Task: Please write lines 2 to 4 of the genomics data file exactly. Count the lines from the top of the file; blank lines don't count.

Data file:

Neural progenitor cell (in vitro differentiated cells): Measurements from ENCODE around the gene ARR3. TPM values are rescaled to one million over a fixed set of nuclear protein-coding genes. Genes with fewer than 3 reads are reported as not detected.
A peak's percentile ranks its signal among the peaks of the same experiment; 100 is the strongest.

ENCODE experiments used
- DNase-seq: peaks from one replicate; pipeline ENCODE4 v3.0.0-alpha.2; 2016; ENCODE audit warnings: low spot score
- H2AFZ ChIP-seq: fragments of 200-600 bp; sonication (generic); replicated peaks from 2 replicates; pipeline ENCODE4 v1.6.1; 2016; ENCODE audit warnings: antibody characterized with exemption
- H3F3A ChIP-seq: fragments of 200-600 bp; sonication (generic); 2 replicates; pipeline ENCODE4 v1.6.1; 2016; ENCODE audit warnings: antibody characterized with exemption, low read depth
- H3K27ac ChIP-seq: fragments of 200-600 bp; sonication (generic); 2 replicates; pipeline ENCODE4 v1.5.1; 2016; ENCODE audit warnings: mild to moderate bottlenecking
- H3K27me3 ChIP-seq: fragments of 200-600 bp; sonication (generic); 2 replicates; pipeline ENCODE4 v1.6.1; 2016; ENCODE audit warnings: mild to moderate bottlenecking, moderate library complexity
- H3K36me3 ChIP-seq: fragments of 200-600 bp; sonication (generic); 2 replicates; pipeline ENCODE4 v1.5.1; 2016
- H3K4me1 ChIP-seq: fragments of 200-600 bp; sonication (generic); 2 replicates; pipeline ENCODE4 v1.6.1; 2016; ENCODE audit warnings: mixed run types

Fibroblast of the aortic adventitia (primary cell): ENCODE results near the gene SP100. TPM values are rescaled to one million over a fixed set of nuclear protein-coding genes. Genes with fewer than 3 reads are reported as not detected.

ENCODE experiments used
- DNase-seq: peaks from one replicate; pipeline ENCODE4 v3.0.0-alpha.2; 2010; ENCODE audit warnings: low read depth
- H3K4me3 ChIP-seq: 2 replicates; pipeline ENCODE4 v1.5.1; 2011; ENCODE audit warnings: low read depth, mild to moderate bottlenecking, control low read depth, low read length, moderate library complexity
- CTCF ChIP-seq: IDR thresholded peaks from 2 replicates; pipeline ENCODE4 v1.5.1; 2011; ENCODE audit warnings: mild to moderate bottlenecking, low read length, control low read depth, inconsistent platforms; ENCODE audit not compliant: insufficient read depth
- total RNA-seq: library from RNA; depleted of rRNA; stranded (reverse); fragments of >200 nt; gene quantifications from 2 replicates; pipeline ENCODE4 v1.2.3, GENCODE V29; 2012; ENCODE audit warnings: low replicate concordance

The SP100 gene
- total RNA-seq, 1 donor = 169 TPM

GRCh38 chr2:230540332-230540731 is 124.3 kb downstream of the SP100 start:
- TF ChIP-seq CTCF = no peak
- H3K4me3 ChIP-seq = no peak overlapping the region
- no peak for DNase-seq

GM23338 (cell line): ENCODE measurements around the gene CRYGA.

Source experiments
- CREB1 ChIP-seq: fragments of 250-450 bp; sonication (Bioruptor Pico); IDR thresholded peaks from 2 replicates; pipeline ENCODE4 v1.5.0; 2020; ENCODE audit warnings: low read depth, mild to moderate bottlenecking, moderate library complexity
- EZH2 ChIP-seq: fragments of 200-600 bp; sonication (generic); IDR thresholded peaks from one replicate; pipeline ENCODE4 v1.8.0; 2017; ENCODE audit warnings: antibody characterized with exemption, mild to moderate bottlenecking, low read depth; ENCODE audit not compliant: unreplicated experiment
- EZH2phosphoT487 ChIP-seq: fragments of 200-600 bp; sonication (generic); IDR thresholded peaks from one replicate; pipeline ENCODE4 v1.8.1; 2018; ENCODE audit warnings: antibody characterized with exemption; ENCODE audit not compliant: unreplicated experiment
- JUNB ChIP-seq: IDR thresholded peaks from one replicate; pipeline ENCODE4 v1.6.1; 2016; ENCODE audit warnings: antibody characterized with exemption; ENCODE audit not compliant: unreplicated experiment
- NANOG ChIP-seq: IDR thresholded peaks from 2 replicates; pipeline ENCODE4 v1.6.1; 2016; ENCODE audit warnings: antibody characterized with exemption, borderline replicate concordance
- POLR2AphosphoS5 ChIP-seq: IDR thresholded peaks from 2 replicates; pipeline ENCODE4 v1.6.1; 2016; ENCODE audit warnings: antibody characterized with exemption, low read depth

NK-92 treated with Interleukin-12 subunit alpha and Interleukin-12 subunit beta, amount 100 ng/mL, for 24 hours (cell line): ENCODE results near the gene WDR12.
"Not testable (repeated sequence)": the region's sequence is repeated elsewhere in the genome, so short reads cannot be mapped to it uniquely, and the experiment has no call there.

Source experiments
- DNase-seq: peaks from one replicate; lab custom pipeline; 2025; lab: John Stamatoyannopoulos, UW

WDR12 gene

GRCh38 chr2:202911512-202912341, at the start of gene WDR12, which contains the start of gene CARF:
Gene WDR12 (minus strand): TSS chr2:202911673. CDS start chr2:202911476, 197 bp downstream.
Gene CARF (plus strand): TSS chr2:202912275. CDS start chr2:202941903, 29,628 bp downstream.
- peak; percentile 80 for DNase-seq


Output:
A peak's percentile ranks its signal among the peaks of the same experiment; 100 is the strongest.

ENCODE experiments used
- DNase-seq: peaks from one replicate; pipeline ENCODE4 v3.0.0-alpha.2; 2016; ENCODE audit warnings: low spot score